Question: Is it permissible to dance on Shabbat?
Answer: The Mishnah and the Gemara in Beitzah (36b) say that it is forbidden to dance on Shabbat and holidays out of a concern that someone might play an instrument, something then might happen to the instrument, and the musician might repair it, which is a Torah prohibition. Today, however, it is permissible to dance, for three reasons:
1. The Rama in the Shulchan Aruch (Orach Chaim 339:3) wrote that we do not protest dancing on Shabbat, since people are already accustomed to this activity, and it is better for them to perform it unwittingly than to do so knowing that it is wrong. He also wrote that some explain that nowadays it is completely permissible to dance because we are not experts in repairing instruments and there is no concern that we will violate this Torah Mitzvah. This only helps Ashkenazic Jews as Sefardic Jews do not rely on the Rama. Based on the style of the Rama, it is clear that he was not enthralled with this leniency, but many communities nevertheless do dance on Shabbat, and not only Religious-Zionists. In Shut Minchat Eleazar (1:29), Ha-Admor of Munkatch, who was definitely not a Religious-Zionist, wrote at length that it is certainly permissible to dance, as does Shut Devar Yehoshua (4:42). They both permit dancing as is the custom of many communities.
2. In the book "Ha-Kuzari," Rabbi Yehudah Halevi, who was a Sefardic Jew, wrote that there is value to fasting and ascetic practices, but there is also value to rejoicing, and our dancing on Shabbat and holidays is no less of Divine worship than fasting and ascetic practices. This means that there is a Sefardic Rishon (Rabbi of the Middle Ages) who permitted this activity.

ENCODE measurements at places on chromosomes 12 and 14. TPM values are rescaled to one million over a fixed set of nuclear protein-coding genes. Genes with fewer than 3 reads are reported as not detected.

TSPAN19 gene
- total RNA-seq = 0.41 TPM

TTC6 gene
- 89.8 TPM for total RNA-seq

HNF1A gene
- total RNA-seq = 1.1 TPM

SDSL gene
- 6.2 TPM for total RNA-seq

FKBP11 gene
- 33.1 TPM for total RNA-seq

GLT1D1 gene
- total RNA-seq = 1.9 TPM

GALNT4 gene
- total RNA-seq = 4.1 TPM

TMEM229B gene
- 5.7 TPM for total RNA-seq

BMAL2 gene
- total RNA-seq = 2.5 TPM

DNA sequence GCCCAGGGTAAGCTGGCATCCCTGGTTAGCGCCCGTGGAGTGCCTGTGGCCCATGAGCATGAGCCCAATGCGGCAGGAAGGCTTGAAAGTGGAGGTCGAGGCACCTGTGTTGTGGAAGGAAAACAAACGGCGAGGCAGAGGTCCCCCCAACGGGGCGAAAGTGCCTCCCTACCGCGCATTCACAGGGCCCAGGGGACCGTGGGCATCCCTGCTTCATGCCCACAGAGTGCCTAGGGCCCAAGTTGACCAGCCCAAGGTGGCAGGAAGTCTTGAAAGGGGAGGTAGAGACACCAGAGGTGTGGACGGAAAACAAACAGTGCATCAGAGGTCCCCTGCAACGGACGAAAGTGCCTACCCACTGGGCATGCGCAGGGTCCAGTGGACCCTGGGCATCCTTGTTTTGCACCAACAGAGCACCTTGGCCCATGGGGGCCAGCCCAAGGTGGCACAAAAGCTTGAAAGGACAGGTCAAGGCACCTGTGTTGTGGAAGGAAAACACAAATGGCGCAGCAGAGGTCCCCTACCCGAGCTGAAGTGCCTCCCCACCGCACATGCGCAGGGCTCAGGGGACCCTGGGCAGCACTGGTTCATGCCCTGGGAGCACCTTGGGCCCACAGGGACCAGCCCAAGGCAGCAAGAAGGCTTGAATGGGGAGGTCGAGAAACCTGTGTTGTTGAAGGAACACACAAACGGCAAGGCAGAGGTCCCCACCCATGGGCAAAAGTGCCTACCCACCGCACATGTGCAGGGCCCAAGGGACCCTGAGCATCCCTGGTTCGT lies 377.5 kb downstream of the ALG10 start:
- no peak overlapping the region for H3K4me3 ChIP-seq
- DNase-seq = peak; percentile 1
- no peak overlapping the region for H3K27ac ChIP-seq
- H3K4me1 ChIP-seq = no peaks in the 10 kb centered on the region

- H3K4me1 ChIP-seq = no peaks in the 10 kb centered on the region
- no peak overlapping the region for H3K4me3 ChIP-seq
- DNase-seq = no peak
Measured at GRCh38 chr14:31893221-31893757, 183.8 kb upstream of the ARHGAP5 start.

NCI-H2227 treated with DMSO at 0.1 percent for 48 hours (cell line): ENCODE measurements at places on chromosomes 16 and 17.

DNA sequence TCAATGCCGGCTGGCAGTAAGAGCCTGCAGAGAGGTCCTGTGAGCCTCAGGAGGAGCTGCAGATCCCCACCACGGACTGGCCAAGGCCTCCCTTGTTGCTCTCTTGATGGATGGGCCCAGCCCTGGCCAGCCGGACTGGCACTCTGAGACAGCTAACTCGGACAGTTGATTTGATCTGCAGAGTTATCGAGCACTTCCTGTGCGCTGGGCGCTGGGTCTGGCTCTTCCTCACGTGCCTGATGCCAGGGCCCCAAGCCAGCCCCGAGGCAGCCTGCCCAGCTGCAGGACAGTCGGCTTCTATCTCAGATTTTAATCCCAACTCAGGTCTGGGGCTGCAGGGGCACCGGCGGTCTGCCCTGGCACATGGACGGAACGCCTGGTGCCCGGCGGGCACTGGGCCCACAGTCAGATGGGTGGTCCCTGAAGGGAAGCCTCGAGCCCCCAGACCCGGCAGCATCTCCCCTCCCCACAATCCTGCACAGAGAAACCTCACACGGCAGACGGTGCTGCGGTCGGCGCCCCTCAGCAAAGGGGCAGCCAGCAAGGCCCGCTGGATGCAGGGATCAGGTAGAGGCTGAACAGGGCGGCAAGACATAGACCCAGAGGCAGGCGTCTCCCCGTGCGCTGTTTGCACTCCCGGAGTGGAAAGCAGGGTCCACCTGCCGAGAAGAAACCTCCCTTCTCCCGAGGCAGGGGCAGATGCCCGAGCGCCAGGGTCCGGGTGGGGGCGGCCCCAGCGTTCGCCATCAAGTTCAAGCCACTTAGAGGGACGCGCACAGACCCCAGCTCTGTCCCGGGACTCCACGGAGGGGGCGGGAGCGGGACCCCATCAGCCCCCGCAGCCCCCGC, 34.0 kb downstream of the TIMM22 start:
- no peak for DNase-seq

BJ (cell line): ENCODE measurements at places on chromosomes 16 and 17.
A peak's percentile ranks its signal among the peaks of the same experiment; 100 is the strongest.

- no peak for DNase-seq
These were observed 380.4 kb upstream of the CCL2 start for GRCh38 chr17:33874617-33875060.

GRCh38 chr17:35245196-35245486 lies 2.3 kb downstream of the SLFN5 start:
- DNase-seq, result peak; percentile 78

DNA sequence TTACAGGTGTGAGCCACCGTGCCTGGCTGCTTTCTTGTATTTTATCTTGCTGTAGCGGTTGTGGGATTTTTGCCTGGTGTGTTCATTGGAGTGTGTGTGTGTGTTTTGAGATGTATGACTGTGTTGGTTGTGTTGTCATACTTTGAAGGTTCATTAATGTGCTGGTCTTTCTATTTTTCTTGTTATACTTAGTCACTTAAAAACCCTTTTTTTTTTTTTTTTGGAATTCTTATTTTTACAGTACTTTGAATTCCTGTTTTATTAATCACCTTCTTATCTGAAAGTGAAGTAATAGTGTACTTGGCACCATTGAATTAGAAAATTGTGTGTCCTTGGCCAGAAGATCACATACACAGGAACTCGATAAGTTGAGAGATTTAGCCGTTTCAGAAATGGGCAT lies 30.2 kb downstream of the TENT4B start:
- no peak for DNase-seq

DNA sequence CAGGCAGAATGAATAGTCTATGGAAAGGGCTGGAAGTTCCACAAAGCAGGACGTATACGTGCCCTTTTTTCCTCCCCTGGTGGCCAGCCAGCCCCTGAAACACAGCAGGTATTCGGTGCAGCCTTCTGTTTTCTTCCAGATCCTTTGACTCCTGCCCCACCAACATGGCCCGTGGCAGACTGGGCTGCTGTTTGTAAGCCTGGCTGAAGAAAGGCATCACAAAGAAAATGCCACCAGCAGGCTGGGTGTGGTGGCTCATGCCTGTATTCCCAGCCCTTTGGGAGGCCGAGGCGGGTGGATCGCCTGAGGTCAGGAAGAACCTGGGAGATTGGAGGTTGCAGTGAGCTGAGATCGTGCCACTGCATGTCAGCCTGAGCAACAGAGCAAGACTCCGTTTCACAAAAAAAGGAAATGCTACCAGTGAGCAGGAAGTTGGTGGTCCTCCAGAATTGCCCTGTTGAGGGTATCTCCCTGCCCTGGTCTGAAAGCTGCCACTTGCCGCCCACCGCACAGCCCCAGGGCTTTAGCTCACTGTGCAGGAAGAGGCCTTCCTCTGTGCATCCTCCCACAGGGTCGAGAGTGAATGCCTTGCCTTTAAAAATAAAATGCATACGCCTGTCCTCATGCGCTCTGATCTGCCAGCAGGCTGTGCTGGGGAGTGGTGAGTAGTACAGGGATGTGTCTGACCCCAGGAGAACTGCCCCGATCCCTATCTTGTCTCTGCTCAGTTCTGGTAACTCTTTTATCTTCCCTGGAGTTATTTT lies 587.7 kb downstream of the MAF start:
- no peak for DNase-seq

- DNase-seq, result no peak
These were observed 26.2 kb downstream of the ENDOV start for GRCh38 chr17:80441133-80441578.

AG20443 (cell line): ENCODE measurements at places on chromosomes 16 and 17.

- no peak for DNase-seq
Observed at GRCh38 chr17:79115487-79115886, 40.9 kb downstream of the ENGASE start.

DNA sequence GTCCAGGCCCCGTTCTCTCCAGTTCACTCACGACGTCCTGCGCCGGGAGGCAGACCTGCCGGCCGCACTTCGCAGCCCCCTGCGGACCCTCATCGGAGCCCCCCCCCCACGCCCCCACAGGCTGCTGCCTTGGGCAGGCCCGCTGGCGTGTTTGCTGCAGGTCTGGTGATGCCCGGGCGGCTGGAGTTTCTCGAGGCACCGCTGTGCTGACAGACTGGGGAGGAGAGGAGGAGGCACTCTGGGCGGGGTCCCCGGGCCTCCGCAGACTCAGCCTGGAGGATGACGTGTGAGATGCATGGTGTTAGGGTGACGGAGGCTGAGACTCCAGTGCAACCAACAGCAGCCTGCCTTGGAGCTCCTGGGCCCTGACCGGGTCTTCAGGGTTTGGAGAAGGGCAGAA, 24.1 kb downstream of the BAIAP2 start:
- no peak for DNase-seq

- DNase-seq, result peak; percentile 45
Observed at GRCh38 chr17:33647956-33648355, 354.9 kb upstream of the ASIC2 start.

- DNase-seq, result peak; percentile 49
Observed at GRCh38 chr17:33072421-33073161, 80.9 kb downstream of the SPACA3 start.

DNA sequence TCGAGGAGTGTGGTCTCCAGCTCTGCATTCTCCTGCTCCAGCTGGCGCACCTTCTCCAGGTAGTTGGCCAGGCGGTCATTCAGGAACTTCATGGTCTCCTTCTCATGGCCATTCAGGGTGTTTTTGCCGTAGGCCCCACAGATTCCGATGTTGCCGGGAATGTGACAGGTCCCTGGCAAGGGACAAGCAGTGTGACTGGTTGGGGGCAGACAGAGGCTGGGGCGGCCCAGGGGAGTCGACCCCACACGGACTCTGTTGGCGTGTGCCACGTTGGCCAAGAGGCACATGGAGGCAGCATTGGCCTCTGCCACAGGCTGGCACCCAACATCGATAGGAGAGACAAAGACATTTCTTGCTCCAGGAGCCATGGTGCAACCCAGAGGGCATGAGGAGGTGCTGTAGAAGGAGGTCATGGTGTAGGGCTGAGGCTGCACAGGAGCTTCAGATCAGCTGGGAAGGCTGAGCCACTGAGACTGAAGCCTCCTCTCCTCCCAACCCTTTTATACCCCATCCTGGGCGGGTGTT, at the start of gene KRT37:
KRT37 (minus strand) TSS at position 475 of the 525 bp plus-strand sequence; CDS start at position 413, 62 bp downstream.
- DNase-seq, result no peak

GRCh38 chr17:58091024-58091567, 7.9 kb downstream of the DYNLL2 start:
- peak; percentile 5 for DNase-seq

3. The Aruch Hashulchan (ibid. #9) wrote that the concern and the reason for the prohibition are only when people dance to a precise rhythm, but what people do today is not considered "dancing." People go around in a circle and jump up and down. People do not dance in a way that it must be accompanied by musical instruments. There is thus no fear that someone will repair a musical instrument as a result of the dancing. There is a story about Ha-Rav Moshe Feinstein: a student in his yeshiva finally got married after many, many years. At the Aufruf, they were so excited that they began to dance around the Bima. Ha-Rav Feinstein participated. A student asked him: Isn't it forbidden to dance on Shabbat? Ha-Rav Feinstein responded: You call this dancing?!
And Ha-Rav Chaim Kanievski related that he once asked the Chazon Ish about dancing on Shabbat for an Aufruf or Bar Mitzvah, and the Chazon Ish answered that the custom is to be lenient. He said, however, that his father, the Steipler, would walk around and not dance (Ma'aseh Ish vol. 5 p. 17).
Permission to dance therefore applies to both Ashkenazic and Sefardic Jews. This is the reason that many communities have, for many generations danced on Shabbat and holidays.